“Angelo really loved all of those guys. Goldman helped George Chuvalo for a while too. George told me he learned more in one afternoon with Goldman than he did from anyone else. It was Goldman who told George he was ‘throwin’ punches out the window.’ Charley showed him how to increase his power by shortening up on his punches considerably. If you watch the Quarry fight, you will see it was one short shot that dropped Quarry for ten.
“A friend of mine from high school was an outstanding amateur boxer and world ranked as an amateur. His name was Martin Mezzera. He won two New York Gold Glove tournaments at welterweight. He went to see Angelo in Florida. Angelo told him he was a great amateur but advised him to not turn pro because his defense was bad because his balance was off. He said, ‘You hit like a mule but in the pro ranks, even a half-decent fighter will wipe the floor with you.’
“Martin was upset and turned pro. He only had two pro fights and, like Angelo said, they wiped the floor with him. Years later he saw Angelo again and thanked him for saving his life.”
Men like Angelo Dundee and Charley Goldman could often sound blunt and terse. They were doers, not talkers, but they cared about the welfare of their fighters. Old Charley wasn’t one to blab, but he could pull out a nice quote when people denigrated his star pupil. Moore didn’t miss a beat in his tireless campaign to up the gate and promote his showdown with Rocky as the greatest spectacle ever. The sarcasm came in dollops as he tried to get into Marciano’s head and rile him. According to the gospel of Archie, the fight was a simple question of a skilled surgeon taking on a lumbering ox. “I understand that Rocky has started to take dancing lessons at his training camp,” Moore quipped.
Charley Goldman replied: “The Rock is like Yogi Berra. He doesn’t look too classy, but he hits the ball out of the park and he does OK on offense too.”
Marciano, it seemed, had chased away his inner demons and was now full of confidence. He told his faithful friend, Allie Columbo: “I’m going all out for this one, Allie. I really feel good about it.”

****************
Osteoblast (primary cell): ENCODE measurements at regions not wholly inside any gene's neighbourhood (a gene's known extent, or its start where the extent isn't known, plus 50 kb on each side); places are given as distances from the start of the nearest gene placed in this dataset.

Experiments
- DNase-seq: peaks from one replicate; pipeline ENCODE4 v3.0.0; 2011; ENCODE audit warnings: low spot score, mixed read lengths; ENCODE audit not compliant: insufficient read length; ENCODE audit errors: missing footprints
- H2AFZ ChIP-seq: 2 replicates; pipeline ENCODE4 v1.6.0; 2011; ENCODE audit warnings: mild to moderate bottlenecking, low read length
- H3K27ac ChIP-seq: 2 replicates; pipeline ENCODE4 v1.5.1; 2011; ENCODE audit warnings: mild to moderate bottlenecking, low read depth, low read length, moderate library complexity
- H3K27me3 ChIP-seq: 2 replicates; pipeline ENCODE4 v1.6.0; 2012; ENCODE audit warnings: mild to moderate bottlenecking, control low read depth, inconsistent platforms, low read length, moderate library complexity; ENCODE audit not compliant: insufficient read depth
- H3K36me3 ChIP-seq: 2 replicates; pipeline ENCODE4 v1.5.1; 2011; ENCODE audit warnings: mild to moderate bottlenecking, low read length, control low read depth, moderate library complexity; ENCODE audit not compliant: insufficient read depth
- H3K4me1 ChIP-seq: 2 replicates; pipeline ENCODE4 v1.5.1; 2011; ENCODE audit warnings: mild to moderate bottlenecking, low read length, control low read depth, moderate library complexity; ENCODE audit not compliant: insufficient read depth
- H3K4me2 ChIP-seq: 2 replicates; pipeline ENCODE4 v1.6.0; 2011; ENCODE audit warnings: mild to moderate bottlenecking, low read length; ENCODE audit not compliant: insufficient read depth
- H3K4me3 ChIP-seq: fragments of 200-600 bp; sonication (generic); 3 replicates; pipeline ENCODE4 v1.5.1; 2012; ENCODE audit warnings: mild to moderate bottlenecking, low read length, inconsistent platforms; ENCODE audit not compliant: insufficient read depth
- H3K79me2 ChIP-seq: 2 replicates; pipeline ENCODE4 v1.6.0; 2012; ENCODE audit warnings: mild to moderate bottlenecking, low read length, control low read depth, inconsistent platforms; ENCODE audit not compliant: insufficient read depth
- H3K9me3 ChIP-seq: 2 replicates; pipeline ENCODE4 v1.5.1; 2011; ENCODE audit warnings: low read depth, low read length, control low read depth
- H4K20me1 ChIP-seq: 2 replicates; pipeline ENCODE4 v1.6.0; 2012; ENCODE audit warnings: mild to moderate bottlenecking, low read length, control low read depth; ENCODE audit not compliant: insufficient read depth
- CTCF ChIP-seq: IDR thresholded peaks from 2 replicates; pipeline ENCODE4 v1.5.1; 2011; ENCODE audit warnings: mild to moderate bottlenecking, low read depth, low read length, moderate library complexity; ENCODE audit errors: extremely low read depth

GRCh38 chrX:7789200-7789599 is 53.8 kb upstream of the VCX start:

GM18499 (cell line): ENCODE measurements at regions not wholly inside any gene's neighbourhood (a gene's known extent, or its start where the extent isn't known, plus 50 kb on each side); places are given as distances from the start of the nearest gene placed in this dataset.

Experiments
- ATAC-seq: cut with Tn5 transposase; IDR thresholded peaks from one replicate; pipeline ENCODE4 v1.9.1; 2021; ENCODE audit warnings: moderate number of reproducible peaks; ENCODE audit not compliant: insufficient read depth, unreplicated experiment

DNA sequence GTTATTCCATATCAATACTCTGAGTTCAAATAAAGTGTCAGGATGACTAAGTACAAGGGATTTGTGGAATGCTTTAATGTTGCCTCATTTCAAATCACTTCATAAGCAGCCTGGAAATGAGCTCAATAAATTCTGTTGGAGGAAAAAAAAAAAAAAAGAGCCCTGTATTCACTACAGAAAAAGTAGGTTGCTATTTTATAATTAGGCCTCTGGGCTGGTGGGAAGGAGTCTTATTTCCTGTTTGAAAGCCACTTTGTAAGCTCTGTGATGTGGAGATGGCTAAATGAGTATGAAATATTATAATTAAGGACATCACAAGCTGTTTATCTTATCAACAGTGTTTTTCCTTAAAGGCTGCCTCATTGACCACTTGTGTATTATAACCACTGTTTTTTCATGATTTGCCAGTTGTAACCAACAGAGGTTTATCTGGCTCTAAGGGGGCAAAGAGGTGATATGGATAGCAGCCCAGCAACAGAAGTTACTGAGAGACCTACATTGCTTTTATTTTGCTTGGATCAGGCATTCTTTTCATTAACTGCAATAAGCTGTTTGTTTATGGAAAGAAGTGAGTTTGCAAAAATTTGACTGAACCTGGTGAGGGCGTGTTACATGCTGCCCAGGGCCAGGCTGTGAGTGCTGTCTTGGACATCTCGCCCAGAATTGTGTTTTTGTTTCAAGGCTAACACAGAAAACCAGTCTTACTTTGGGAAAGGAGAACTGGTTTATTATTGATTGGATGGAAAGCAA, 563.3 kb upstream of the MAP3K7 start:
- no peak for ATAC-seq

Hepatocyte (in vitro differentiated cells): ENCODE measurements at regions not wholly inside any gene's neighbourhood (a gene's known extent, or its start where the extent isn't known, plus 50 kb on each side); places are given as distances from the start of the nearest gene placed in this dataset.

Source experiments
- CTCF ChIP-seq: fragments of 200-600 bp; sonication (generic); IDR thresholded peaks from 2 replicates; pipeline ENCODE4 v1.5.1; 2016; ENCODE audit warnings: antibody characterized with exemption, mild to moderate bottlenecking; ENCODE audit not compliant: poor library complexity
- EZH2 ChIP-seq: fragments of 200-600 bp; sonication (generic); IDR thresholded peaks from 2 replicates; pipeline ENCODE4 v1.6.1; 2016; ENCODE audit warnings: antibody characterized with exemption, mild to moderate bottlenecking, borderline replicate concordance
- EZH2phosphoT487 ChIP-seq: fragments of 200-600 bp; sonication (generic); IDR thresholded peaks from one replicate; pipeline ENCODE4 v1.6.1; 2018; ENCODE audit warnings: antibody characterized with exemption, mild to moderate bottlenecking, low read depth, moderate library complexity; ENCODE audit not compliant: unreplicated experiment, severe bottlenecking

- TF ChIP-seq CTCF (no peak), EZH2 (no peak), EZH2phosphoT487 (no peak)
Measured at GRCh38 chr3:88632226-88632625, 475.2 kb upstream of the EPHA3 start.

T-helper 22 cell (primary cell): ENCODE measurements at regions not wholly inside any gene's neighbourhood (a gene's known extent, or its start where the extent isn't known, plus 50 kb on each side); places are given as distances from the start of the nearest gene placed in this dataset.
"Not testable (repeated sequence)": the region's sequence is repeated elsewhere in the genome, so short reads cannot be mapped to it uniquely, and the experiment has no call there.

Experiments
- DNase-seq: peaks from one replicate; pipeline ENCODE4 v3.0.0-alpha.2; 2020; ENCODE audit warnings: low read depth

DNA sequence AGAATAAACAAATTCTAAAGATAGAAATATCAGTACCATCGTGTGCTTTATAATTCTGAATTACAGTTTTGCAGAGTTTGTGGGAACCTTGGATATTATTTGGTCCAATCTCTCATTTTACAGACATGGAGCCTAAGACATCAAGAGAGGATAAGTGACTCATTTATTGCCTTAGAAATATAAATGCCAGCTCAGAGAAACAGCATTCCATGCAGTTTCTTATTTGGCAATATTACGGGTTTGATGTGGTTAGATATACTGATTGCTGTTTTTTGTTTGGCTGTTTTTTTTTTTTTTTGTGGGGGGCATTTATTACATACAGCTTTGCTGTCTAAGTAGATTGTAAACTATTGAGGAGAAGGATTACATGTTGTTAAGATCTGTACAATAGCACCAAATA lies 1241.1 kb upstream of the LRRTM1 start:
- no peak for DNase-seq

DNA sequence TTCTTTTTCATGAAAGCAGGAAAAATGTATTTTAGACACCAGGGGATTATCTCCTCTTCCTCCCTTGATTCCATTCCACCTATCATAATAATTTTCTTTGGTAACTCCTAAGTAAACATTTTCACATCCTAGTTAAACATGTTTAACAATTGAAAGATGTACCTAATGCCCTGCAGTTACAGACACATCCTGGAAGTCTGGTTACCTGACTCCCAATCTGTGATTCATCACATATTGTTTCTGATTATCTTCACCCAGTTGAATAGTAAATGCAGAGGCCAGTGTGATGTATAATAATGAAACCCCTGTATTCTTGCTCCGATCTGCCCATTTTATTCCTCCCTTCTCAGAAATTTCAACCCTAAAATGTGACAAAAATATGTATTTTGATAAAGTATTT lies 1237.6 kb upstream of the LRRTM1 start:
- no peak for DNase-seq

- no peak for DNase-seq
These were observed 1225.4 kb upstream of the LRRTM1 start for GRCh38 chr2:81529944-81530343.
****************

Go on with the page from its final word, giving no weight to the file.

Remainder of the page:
People couldn’t wait for the fight but they had to wait a little longer than originally planned. The contest, scheduled for September 20, 1955, was moved back a day due to the threat of a hurricane. It didn’t matter to Rocky and Archie. They were in the mood to whip up their own special storm.
Neither time nor technology has diminished the quality of the glorious battle that ensued between the master scientist and the deceptively smart street slugger. Moore’s cleverness and cunning continue to shine like a beacon, while Marciano’s sheer relentlessness—picking up speed and momentum like an unstoppable rolling stone—still catches the breath.
The contest started quietly. Foxy Archie was understandably cautious, eager to survey the lie of the land, while Rocky was rarely a fast “sudden death” starter like Jack Dempsey. Delightfully languid and comfortable in his own skin from years of invaluable experience, Archie tried out some jabs as he took stock of the chunky, advancing bull of a man who had seen off 48 opponents and never swallowed the bitter pill of defeat. Compact, solid and shifting forward steadily, Marciano often resembled a little tank in the preliminary stages of a fight, navigating the bumps and testing the incoming fire as he rumbled up to full speed and capability.
Rocky hit a big bump in the second round as he took a beautifully timed smash to the jaw from Archie that brought the Yankee Stadium crowd to its feet. The right hand punch was a fast, flashing jolt, whose sudden arrival caught everyone on the hop including the shocked Marciano. There is a unique roar to a crowd when a people’s champion hits the deck, a roar infused with gasps of horror and morbid intrigue. Nobody wants him to lose but everybody wants to know what it’s like to see.